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Security Alert
Jonathan Crowe
Apr 2017

Alert: AES-NI Ransomware Possibly Using Leaked NSA Exploits to Infect Victims

Key Details

  • Type of attack: Ransomware
  • Attack vector: SMB or RDP ports
  • Who is vulnerable: Windows users who haven't applied critical Microsoft update MS17-010 and who have unsecure SMB and RDP ports
  • Protection: Barkly's runtime malware defense blocks AES-NI ransomware before it can encrypt files
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With the security world still reacting to the latest NSA hacking tools leak, a new strain of ransomware is purportedly already putting one of them to use.

How protected are you against ransomware? Find out now with our quick ransomware risk assessment.
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It appears criminals are wasting little time leveraging the NSA hacking tools exposed in the latest Shadow Brokers leak on April 14, 2017. Researchers at Swiss security firm BinaryEdge have identified nearly 350,000 machines infected by just one of the tools — DOUBLEPULSAR, a backdoor impant described as "a loading dock for extra malware" — alone.

Microsoft announced it had actually issued patches that render the NSA exploits ineffective a full month prior to the leak, but as the steadily rising number of infected machines shows, "the life of an exploit doesn't end with the release of a security patch."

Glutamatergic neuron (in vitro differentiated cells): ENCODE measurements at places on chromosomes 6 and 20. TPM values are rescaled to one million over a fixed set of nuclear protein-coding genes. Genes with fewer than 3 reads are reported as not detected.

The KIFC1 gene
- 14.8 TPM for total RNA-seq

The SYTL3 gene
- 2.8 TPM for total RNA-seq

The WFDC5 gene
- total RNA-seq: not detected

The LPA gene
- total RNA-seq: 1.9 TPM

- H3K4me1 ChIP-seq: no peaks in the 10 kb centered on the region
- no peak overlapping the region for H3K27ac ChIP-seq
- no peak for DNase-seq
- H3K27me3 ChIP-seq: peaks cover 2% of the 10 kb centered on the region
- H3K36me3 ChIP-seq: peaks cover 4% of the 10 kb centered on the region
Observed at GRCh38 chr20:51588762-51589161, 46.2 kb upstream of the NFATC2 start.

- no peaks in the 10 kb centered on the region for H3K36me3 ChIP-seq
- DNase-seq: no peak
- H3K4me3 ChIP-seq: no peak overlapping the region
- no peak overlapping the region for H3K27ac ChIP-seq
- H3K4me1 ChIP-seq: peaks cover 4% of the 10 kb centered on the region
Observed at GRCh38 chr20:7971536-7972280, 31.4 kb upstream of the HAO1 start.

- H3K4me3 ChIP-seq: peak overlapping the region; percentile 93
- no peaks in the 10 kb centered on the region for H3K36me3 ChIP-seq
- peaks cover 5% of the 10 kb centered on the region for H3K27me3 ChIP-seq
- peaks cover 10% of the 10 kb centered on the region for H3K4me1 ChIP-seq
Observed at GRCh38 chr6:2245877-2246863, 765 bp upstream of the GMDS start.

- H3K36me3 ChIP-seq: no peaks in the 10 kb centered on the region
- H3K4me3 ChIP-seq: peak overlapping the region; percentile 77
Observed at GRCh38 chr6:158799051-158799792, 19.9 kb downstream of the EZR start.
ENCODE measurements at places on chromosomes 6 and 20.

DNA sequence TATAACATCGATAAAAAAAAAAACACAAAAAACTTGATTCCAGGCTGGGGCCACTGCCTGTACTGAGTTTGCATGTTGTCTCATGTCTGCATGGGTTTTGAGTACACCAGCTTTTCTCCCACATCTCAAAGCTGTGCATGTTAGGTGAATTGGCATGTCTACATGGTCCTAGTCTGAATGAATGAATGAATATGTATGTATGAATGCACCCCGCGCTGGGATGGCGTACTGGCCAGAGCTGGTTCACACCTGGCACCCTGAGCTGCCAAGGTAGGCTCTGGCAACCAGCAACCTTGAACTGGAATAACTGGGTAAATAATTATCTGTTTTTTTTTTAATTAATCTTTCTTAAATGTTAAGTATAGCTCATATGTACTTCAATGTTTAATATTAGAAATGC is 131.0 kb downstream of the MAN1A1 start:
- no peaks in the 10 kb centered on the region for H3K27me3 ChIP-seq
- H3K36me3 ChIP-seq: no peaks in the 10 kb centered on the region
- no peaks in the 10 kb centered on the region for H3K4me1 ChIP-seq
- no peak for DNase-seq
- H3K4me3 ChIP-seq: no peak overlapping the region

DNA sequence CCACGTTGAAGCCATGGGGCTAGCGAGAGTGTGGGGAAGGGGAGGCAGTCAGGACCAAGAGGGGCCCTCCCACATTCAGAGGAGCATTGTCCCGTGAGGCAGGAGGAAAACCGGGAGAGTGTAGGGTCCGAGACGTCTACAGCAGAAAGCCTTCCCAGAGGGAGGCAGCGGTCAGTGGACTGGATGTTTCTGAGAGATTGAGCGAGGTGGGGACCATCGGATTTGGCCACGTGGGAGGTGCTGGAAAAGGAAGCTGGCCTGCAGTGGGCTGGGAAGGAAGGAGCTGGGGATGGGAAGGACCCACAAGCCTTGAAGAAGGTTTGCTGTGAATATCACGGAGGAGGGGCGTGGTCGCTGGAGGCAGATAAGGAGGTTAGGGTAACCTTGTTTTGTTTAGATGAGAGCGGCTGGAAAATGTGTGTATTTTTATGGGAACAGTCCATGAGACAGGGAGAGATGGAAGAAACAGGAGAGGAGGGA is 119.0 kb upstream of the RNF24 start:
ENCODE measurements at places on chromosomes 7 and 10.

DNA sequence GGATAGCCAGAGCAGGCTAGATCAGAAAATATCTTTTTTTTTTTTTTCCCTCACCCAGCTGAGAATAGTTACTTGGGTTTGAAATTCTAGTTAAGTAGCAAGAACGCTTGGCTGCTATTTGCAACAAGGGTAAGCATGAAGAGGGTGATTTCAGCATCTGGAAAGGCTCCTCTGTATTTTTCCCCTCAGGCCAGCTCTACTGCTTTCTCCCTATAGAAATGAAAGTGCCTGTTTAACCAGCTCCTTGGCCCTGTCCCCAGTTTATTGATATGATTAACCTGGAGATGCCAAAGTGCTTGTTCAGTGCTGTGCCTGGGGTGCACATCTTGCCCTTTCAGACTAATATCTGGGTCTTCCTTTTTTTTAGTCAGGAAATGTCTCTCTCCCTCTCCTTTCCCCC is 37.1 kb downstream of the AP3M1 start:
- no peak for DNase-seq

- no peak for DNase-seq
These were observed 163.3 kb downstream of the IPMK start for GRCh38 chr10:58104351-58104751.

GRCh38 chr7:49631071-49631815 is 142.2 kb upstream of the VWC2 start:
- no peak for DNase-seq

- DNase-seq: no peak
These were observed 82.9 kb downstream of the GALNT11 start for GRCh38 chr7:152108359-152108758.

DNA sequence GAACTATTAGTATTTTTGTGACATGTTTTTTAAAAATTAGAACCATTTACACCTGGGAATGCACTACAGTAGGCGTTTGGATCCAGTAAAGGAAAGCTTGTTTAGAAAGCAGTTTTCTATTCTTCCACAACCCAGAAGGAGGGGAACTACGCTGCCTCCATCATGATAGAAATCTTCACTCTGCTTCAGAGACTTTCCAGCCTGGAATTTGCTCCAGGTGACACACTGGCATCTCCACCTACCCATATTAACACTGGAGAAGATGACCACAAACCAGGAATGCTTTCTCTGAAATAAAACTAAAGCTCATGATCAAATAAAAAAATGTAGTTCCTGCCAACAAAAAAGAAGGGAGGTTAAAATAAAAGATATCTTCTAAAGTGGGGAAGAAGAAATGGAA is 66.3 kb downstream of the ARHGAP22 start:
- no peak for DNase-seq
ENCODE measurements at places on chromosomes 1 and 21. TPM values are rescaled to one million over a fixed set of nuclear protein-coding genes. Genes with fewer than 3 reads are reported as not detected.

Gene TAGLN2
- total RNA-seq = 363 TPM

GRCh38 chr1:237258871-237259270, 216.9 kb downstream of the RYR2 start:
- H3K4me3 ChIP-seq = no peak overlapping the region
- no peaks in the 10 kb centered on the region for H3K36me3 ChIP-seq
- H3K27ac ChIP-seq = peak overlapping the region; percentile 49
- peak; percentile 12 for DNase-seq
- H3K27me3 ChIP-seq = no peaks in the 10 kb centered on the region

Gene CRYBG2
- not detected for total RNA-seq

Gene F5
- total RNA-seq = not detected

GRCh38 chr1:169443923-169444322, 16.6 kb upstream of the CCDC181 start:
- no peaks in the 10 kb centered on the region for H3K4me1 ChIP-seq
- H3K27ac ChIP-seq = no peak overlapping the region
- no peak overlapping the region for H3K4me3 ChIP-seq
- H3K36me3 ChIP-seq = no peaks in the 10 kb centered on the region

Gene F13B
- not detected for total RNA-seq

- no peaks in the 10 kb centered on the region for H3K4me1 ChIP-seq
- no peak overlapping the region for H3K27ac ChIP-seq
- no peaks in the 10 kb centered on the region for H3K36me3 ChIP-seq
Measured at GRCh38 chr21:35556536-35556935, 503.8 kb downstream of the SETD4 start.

Which brings us to a recent spike in AES-NI ransomware infections, and the claim by the ransomware's developer that he used another exploit included in the Shadow Brokers leak — ETERNALBLUE.

For hackers, hope springs ETERNALBLUE

Like many of the other exploits included in the leak, ETERNALBLUE targets vulnerabilities in server message block (SMB) protocol (used primarily for providing shared access to files, printers, and serial ports, etc.). It is specifically addressed by critical Microsoft update MS17-010.

Researchers have already been able to successfully execute the exploit, as demonstrated below:

According to Bleeping Computer, the AES-NI developer claims he is using ETERNALBLUE to crack into Windows servers via vulnerable SMB ports and encrypt victims' files from there.

AES-NI ransomware overview

aes-ni_ransomware_screen.png

AES-NI ransom screen / @PolarToffeee

AES ransomware (also known as AES256 ransomware) has been active since December 2016. It was only recently rebranded to AES-NI ransomware.

The AES-NI variant drops a ransom note file titled !!!.READ THIS - IMPORTANT !!!.txt, which refers to the ransomware as a "Special Version: NSA Exploit Edition" and explains that if you are reading it your server was attacked with NSA exploits.

Files are encrypted with a combination of AES-256 and RSA-2048 encryption, and renamed with the ".aes_ni" extension. Unfortunately, at this time no decryption tools are available for files encrypted by AES-NI.

The ransom demand has been reported to be 1.5 Bitcoin (~$1,960), though for any victims from former Soviet states the ransomware developer will apparently decrypt files for free.

Victims are encouraged to email the criminals for further instructions. If they don't get a response they're urged not to panic, but to try contacting them via Bitmessage or even by creating a topic on the Bleeping Computer forum, which the criminals are apparently monitoring.

Full ransom note text below:

SPECIAL VERSION: NSA EXPLOIT EDITION
INTRO: If you are reading it, your server was attacked with NSA exploits.Make World Safe Again.